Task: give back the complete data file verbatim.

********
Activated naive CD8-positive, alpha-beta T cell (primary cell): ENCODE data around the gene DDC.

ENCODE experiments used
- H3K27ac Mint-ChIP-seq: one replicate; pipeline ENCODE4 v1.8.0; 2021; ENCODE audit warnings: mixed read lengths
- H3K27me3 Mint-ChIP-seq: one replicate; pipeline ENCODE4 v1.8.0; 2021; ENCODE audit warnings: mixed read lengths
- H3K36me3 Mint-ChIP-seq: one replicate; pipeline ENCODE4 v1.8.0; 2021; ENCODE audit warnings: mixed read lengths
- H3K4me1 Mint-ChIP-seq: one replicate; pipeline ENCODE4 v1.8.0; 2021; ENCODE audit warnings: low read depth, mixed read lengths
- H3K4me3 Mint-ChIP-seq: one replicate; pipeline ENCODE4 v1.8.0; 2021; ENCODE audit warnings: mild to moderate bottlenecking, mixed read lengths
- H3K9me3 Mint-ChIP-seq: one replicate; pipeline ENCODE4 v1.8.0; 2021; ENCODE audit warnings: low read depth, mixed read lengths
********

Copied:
Activated naive CD8-positive, alpha-beta T cell (primary cell): ENCODE data around the gene DDC.

ENCODE experiments used
- H3K27ac Mint-ChIP-seq: one replicate; pipeline ENCODE4 v1.8.0; 2021; ENCODE audit warnings: mixed read lengths
- H3K27me3 Mint-ChIP-seq: one replicate; pipeline ENCODE4 v1.8.0; 2021; ENCODE audit warnings: mixed read lengths
- H3K36me3 Mint-ChIP-seq: one replicate; pipeline ENCODE4 v1.8.0; 2021; ENCODE audit warnings: mixed read lengths
- H3K4me1 Mint-ChIP-seq: one replicate; pipeline ENCODE4 v1.8.0; 2021; ENCODE audit warnings: low read depth, mixed read lengths
- H3K4me3 Mint-ChIP-seq: one replicate; pipeline ENCODE4 v1.8.0; 2021; ENCODE audit warnings: mild to moderate bottlenecking, mixed read lengths
- H3K9me3 Mint-ChIP-seq: one replicate; pipeline ENCODE4 v1.8.0; 2021; ENCODE audit warnings: low read depth, mixed read lengths